Seminary Walter Tlllberg.
Conservatory L. Lundberg.
Exchanges Harry Winstrom.
Athletics Hugo Gibson.
Observatory Carl Swanson
Forecast Till 7 P. M. Tomorrow, for
Rock Island, Davenport, Molin
Unsettled weather tonight and Sun
day, not much change in temperature
with the lowest tonight abou. freezing.
Moderate to fresh winds.
Temperature at 7 a. m. 35. Highest
yesterday 42. Lowest last night 33.
Velocity of wind at 7 a. m. 9 miles
Relative humidity at 7 p. m. 76, at
7 a. m. S7.
Stage of water 2.1, a fall of .2 in last
J. M. SHERIER, Local Forecaster.
Evening stars: Jupiter. Mar. Morn
ing stars: Mercury. Venus. Saturn
Constellation Cassiopeia. Ave stnra
forming the letter W. Is close to zenltb
on the uoitfcwebt about 9 p.m.
Germans Defy Death in
Heroic Effort to Break
SHOT DOWN IN ROWS
Petrograd Reports Ninety Per
Cent of Kaiser's Officers
Put Out of Action.
BY ASSOCIATED PRESS.
Desperate hand to hand fighting in
trenches and use of hand grenades
and bomb throwing machines are de
scribed in a British official eye witness
report which also discloses that the
allies are using a tunnel to bring up
apparatus for a subterranean approach
on the German entrenchments. Re
ports from French and German war
offices make claims of progress on
There is little news from the east.
The newest phase of the war indi
cated by the day's dispatches is heavy
fighting in Alsace, where the French
have maintained a foothold on German
territory since the opening of hostili
ties. Comparatively little has been
heard of the struggle there, but it is
known the French are on the aggress
ive. The main battle is near Alt
kirch, where the German war office
says the French attacks have been
Dispatches from Petrograd give ad
ditional details of the fighting in the
seat and indicate that the Germans
who fought their way out of the Rus
sian trap performed valorous feats. A
heavy force outside Lodz, which was
hemmed in. cut its way through the
enemy for 15 miles in the bloodiest
battle of the war.
Petrograd, Dec. 5. The most tragic
moment of the fighting about Lodz
thus far occurred between Tuszyn and
Brzezlny, southeast of Lodz.- Heavy
German forces which had penetrated
to Tuszyn were surrounded by Rus
sians and had to fight their way to
unite with the main body. The Ger
mans finally cut their way through for
a distance of 15 miles.
The battle was the bloodiest and
most pitiless of the war. Ninety per
cent of the German officers were put
out of action and many regiments had
less than 100 men left. The fighting
lasted 36 hours. The Germans fell in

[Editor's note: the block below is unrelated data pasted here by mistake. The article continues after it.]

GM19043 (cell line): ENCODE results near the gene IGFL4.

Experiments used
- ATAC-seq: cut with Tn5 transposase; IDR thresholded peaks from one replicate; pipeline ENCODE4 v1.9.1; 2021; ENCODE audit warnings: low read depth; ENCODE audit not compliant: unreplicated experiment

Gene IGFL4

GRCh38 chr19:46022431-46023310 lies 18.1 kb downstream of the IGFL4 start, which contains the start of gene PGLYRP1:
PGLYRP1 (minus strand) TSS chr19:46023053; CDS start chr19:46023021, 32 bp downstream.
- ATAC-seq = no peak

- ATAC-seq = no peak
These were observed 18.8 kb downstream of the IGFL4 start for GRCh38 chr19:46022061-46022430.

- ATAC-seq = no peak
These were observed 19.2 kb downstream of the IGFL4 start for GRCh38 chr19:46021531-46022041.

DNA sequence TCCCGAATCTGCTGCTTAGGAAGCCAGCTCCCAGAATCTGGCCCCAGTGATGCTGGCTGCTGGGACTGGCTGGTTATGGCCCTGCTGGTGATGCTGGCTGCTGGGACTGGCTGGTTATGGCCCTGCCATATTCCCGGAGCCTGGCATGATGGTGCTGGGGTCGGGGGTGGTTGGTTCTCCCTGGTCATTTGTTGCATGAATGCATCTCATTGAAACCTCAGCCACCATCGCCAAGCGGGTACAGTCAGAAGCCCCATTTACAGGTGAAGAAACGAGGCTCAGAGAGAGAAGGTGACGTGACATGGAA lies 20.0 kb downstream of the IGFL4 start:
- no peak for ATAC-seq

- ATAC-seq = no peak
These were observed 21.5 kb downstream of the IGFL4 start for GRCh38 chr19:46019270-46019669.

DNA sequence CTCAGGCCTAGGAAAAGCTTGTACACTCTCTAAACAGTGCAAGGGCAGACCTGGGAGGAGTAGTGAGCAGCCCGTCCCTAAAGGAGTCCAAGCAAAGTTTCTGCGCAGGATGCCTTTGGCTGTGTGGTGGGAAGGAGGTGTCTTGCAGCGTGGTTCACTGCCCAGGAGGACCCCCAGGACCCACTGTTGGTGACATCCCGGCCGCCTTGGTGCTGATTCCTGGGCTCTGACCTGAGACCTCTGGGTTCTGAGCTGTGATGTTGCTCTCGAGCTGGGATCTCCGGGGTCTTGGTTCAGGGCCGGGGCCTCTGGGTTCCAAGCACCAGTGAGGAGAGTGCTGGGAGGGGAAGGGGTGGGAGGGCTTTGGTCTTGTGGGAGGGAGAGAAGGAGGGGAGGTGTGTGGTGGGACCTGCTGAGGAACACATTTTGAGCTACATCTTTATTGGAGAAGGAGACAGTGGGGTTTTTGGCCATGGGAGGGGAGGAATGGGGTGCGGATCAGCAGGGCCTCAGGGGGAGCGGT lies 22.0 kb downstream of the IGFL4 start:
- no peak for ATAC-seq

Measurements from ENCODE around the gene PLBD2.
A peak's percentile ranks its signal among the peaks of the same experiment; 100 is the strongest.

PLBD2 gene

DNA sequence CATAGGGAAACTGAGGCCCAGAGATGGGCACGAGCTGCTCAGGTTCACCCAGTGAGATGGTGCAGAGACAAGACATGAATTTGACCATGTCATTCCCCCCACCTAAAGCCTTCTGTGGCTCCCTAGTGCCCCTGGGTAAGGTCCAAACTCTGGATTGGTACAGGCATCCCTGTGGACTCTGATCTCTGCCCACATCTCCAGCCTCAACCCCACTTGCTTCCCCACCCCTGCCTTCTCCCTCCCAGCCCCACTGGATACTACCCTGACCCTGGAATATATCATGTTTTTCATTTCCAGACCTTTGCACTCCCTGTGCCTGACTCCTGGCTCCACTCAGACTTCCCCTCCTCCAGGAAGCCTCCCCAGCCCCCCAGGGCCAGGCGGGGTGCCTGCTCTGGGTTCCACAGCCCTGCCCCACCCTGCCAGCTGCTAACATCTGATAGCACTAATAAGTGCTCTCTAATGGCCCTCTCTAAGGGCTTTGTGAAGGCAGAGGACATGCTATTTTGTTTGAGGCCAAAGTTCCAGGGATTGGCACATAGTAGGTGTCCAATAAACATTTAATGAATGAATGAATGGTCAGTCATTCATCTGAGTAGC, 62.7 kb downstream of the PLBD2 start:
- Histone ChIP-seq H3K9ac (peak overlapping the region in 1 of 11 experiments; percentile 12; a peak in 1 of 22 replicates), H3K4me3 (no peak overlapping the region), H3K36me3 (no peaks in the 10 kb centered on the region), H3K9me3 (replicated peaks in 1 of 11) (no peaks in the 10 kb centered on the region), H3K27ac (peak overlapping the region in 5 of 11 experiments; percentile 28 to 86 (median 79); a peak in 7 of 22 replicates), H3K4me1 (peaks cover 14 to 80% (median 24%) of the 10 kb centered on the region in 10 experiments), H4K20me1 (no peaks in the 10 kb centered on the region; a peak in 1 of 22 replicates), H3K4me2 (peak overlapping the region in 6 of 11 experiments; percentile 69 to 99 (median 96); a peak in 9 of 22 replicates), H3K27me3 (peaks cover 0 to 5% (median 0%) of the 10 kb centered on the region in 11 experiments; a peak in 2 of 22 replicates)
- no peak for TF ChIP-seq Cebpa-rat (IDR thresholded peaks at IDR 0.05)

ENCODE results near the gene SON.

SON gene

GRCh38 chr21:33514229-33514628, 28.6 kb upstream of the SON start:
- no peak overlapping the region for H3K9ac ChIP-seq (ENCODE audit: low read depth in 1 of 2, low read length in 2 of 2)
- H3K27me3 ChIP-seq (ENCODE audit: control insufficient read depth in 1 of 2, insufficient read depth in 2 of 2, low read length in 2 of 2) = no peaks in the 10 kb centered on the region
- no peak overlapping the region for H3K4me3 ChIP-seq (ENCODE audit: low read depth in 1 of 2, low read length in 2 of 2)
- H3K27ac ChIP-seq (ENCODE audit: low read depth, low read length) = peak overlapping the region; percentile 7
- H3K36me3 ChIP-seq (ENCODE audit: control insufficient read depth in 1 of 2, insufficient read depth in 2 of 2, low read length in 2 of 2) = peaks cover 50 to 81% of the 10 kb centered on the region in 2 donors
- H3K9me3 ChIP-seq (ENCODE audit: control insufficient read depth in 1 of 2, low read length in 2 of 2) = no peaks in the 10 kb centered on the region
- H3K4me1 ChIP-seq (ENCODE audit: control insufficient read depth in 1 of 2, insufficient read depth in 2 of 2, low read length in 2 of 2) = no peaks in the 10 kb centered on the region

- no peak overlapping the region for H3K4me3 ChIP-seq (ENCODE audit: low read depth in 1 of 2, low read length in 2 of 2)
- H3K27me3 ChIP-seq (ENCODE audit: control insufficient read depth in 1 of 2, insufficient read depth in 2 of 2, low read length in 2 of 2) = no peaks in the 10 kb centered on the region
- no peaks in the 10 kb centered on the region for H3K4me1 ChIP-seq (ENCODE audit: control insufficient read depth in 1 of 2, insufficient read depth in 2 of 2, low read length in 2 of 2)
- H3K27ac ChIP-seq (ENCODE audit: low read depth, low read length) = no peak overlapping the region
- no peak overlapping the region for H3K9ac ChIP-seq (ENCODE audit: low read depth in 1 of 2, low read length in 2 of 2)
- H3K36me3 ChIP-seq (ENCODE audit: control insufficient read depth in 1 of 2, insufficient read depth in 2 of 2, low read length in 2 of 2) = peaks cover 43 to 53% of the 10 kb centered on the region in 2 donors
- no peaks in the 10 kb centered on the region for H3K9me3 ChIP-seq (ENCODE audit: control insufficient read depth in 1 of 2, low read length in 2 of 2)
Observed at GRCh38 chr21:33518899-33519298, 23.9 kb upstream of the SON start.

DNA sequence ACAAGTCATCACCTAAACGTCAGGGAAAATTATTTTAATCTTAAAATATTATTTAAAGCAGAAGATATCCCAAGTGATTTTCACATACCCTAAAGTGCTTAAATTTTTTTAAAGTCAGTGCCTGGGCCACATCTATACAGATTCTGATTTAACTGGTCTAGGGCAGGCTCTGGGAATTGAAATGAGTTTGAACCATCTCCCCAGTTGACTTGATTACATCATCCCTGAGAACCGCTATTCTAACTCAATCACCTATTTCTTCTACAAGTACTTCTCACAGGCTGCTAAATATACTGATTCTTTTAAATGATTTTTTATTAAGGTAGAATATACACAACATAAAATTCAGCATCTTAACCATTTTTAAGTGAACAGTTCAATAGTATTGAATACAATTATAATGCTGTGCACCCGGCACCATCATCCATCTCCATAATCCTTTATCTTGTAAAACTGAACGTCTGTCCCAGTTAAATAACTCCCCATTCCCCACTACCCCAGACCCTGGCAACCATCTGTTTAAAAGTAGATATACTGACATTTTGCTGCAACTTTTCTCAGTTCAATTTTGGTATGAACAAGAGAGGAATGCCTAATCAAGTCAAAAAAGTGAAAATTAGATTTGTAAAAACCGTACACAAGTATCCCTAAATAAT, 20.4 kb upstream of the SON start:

rows, but their comrades leaped over
their bodies and hurled themselves
against the Russians.
Austrian Ranks Depleted.
Petrograd, Dec. 5. The military
critic of the Bourse Gazette reckons
the loss of Austrians in prisoners is
equal to their number of dead and
wounded and places the fighting
strength of Austrians at two-thirds of
what it was at the beginning of the
war. He also points out that the large
numbers of colonels and lieutenant
colonels among the prisoners indi
cates demoralization of the Austrian
forces and loss of fighting spirit.
French Report Progress.
Paris, Dec. 5. Official: "Xorth of
Lys we have made perceptible pro
gress. Our infantry occupied two
lines of entrenchments. In front of
Poesele, half way between Dixmude
and Ypres, we took a house belonging
to a ferryman, possession of which
had been a matter of spirited fighting
for a month. In the region of Arras
and tn Champaigne there have been
intermittent cannonades from both
sides. We destroyed some of the en
emy's earth worki. Rhelms has again
been bombarded. In Argonne the con
test continues hot. We have occupied
several trenches and repulsed all coun
ter attacks. In Lorraine and Alsace
there is nothing important."
French Attacks Repulsed.
Berlin, Dec. 5. Official: "French at
tacks yesterday in Flanders and south
of Metz were repulsed. We made
progress at Labassee, in the forest
of Argonne and the region south of
Altkirch. In operations at East Ma
zurian lakes we took 1,200 prisoners.
Operations in Poland are taking a nor
Venuj Damaged by Storm.
London, Dec. 5. The British cruis
er Venus ran ashore in a storm. The
foremast and part of the bridge were
carried away by an enormous wave.
The warship was running for a south
England port when the storm broke.